Rudd was deliberately vague about the “future challenges to our north-east, north and north-west.” But having spoken of the Australian economy’s dependence on Asia, especially China’s economic rise, he declared that “you can’t have economic prosperity in the absence of strategic stability.” He pointed to dangerous flashpoints, such as the Korean Peninsula and maritime disputes involving China and its neighbours in the South China and East China Seas, and warned of security arrangements in Asia that were “positively 19th century in character.”

Rudd made this latter oblique reference to the great power rivalry that led to World War I more explicit in January in an article published by the US journal Foreign Affairs. He warned: “These are no ordinary times in East Asia. With tensions rising from conflicting territorial claims in the East China and South China seas, the region increasingly resembles a 21st century maritime redux of the Balkans a century ago—a tinderbox on water... In security terms, the region is more brittle than at any time since the fall of Saigon in 1975.”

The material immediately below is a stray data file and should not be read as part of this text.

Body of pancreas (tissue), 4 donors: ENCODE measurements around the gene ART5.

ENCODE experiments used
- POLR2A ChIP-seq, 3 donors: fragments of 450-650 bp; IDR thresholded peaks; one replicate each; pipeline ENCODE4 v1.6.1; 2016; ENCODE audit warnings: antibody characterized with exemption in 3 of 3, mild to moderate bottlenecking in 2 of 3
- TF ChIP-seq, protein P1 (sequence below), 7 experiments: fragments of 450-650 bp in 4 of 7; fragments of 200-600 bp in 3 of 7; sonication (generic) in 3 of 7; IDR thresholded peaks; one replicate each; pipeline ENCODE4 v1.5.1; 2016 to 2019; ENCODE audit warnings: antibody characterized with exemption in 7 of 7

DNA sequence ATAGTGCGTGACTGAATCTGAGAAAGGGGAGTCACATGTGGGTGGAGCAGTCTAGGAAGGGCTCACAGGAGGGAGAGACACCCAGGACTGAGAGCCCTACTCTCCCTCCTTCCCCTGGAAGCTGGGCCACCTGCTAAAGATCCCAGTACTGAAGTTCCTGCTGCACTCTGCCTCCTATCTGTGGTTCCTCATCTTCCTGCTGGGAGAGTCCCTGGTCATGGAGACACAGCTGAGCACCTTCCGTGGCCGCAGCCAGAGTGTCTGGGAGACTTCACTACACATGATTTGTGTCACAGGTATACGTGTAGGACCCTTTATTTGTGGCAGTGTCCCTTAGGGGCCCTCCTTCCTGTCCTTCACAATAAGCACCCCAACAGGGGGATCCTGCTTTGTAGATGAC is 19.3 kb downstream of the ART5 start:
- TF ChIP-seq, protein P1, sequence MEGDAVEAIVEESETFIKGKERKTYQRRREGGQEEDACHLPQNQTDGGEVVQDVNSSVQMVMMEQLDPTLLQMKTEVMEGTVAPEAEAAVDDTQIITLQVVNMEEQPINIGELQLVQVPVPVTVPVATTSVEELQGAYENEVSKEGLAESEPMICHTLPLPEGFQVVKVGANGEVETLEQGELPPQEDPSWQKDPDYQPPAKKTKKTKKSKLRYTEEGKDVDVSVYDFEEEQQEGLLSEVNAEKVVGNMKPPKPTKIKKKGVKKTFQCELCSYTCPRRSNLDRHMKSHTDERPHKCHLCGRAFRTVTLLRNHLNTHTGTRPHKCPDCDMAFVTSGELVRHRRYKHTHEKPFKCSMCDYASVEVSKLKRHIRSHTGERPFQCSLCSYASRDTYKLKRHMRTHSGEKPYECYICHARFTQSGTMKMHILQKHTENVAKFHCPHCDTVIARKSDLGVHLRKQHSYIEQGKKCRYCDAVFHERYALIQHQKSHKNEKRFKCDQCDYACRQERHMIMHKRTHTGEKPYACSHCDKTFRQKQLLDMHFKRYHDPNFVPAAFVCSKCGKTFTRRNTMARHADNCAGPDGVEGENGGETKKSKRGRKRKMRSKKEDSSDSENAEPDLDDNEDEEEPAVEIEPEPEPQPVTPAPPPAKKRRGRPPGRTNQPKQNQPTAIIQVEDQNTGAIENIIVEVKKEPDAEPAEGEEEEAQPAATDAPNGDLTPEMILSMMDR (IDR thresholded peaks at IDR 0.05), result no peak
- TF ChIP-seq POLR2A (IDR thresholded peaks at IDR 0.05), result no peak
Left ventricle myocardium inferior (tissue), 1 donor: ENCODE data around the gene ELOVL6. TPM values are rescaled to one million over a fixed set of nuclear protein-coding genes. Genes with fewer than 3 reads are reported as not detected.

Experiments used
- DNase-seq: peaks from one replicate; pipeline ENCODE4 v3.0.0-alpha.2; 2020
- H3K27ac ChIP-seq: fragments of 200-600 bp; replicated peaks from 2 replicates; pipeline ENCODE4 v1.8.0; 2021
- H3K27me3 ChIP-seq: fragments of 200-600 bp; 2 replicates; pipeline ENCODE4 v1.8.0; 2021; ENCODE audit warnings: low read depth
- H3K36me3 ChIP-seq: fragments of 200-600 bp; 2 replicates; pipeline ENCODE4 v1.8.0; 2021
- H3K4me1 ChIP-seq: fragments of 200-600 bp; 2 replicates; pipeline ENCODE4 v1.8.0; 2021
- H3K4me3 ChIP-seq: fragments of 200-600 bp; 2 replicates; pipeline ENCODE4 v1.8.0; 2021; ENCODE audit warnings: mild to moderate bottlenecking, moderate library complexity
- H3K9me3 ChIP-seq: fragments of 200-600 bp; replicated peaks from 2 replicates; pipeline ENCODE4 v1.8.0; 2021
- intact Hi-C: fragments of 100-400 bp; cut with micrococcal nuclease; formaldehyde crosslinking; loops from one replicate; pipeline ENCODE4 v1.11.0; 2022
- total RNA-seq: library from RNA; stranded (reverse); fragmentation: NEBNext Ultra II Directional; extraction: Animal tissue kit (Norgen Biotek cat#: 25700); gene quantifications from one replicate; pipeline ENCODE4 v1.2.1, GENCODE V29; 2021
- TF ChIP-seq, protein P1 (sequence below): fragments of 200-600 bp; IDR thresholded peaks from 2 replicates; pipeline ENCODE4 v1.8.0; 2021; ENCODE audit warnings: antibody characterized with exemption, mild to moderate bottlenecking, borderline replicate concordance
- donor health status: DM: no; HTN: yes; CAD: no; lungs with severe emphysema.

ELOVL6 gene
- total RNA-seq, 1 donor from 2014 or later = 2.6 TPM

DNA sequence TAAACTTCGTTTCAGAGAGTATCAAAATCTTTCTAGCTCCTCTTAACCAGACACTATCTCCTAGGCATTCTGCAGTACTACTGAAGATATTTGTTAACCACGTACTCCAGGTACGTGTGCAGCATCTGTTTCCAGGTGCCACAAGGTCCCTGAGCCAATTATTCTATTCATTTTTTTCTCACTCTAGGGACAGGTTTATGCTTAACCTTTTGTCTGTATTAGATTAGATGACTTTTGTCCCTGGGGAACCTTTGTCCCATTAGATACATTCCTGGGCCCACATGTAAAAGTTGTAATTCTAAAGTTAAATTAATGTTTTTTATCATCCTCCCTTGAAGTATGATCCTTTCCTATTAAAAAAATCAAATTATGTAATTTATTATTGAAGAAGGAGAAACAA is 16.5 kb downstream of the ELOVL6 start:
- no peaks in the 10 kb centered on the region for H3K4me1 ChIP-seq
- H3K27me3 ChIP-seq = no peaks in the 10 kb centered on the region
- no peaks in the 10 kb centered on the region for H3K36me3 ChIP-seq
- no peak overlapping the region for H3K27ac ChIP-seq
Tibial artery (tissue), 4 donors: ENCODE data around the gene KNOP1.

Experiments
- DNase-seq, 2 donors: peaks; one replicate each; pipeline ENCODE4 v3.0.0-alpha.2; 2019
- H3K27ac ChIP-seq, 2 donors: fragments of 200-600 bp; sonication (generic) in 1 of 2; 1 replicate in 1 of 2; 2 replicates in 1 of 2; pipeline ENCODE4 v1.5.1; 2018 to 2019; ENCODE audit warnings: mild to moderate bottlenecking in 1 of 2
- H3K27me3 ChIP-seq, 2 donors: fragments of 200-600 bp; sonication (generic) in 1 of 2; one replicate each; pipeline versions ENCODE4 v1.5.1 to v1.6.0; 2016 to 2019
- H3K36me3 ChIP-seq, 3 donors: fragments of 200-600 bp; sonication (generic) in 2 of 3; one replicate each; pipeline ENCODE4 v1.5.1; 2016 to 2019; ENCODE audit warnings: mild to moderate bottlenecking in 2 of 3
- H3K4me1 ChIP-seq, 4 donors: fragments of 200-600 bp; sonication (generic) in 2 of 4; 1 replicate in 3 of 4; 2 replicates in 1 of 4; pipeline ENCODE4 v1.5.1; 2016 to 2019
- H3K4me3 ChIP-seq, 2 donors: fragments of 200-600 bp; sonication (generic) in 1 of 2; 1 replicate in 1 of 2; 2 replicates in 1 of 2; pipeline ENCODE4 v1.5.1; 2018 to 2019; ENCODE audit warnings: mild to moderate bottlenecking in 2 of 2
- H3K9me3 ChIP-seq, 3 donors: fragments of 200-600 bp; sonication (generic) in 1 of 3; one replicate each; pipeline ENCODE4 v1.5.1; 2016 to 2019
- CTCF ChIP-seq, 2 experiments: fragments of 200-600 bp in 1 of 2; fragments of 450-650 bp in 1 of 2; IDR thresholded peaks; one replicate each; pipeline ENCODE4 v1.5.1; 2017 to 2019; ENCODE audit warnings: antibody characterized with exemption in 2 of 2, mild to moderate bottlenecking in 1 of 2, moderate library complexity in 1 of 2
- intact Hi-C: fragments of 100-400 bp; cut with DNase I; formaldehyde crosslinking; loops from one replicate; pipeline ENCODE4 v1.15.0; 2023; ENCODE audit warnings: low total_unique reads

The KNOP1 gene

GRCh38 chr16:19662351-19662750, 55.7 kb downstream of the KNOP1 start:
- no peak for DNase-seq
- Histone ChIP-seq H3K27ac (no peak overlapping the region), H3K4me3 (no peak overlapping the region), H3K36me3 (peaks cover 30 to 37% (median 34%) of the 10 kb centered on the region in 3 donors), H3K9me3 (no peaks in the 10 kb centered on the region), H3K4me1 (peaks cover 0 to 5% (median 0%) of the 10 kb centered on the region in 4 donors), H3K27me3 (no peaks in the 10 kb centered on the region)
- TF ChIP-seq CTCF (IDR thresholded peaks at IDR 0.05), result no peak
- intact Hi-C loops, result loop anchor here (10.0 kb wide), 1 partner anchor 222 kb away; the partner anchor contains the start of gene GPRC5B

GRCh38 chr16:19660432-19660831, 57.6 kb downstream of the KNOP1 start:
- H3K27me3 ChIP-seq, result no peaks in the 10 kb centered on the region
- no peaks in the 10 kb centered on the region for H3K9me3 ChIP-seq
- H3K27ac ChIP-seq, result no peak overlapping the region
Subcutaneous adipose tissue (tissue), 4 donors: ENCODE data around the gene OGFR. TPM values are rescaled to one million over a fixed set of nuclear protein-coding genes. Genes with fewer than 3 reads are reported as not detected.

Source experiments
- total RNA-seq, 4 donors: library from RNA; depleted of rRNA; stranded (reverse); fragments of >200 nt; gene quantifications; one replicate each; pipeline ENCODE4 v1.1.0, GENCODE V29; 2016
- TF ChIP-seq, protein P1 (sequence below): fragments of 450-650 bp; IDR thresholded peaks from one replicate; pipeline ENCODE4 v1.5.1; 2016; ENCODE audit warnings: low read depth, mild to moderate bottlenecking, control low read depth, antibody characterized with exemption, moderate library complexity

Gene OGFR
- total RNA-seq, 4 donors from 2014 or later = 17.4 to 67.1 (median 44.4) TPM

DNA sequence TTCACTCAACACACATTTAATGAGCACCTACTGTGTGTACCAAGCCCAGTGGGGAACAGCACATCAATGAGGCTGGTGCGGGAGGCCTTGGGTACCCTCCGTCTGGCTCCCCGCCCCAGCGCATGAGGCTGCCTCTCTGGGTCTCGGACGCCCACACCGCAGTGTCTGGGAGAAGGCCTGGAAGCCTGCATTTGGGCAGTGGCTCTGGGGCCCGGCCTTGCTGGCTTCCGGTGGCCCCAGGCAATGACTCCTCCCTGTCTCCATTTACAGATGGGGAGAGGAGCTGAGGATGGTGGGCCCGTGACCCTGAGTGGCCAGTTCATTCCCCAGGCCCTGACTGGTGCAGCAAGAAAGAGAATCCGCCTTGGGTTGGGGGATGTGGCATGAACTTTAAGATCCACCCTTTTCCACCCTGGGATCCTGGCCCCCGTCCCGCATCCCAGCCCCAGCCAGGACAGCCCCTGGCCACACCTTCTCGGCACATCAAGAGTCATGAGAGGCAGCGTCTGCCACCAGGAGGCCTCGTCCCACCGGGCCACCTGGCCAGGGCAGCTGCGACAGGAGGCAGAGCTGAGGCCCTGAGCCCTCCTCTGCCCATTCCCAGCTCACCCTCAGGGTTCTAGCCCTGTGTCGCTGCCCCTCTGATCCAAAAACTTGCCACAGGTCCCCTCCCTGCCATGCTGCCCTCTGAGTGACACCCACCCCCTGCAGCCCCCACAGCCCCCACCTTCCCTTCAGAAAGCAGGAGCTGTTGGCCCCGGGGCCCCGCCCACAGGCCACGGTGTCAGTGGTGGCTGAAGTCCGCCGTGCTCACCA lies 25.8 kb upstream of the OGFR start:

In that article, Rudd argued at length for diplomatic mechanisms to ameliorate the rising tensions between the US and China. He effectively shelved those proposals in yesterday’s speech, referring only to the Labor government’s assistance in expanding the East Asian Summit to include the US. The Obama administration has exploited that forum to encourage South East Asian countries such as Vietnam and the Philippines to take a more aggressive stance in their maritime disputes with China in the South China Sea.